Got a smiley pizza? Send your photos and story to The Big Cheese
and we'll post it on the site!
Flickr Find: A Smile from Chicago
is a 20-year-old culinary student from Chicago who has obviously been putting his professional training to good use.
Here we have a classic pepperoni smile with what looks like acne blemishes made of sausage.
Now with this guy being a chef-in-training, it's encouraging to see
that at America's finer culinary institutes they are still teaching chefs the fundamentals
of making happy face pizzas. (This is a skill as critical as making an omelette or souflee in your finer dining establishments.)
However, a pepperoni smile is almost cliche, and from a real chef it's got to
be a cut above. I'll give this guy a 5/10
. With continued training, perhaps one day he'll be good enough to produce a
"pro-level" pizza. Good luck in culinary school, green chef!
Check out this and other plates from green chef on flickr.
Stale, but still cheesy!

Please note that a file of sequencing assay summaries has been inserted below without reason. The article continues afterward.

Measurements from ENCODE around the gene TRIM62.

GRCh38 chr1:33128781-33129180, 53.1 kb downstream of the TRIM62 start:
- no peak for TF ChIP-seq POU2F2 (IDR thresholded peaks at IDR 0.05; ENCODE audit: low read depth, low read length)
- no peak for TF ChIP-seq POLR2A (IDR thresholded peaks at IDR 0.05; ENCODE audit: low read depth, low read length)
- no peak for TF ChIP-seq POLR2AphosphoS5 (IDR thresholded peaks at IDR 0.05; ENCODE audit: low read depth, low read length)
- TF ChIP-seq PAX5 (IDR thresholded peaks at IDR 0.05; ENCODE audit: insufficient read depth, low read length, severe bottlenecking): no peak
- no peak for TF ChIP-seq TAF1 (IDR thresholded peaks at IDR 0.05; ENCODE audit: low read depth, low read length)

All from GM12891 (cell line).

(menu of older stuff)
New York-style pizza is a style originally developed in New York City, where pizza is often sold in oversized, thin and flexible slices. It is traditionally hand-tossed and light on sauce, essentially amounting to a much larger version of the Neapolitan style. The slices are sometimes eaten folded in half, as its size and flexibility may otherwise make it unwieldy to eat by hand. This style of pizza tends to dominate the Northeastern states and is very similar to the basic style common through the United States and known simply as pizza. Many pizza establishments in the New York metropolitan area offer two varieties of pizza: "Neapolitan", or "round", made with a relatively thin, circular crust and served in wedge-shaped slices, and "Sicilian", or "square", made with a thicker, rectangular crust and served in large, rectangular slices.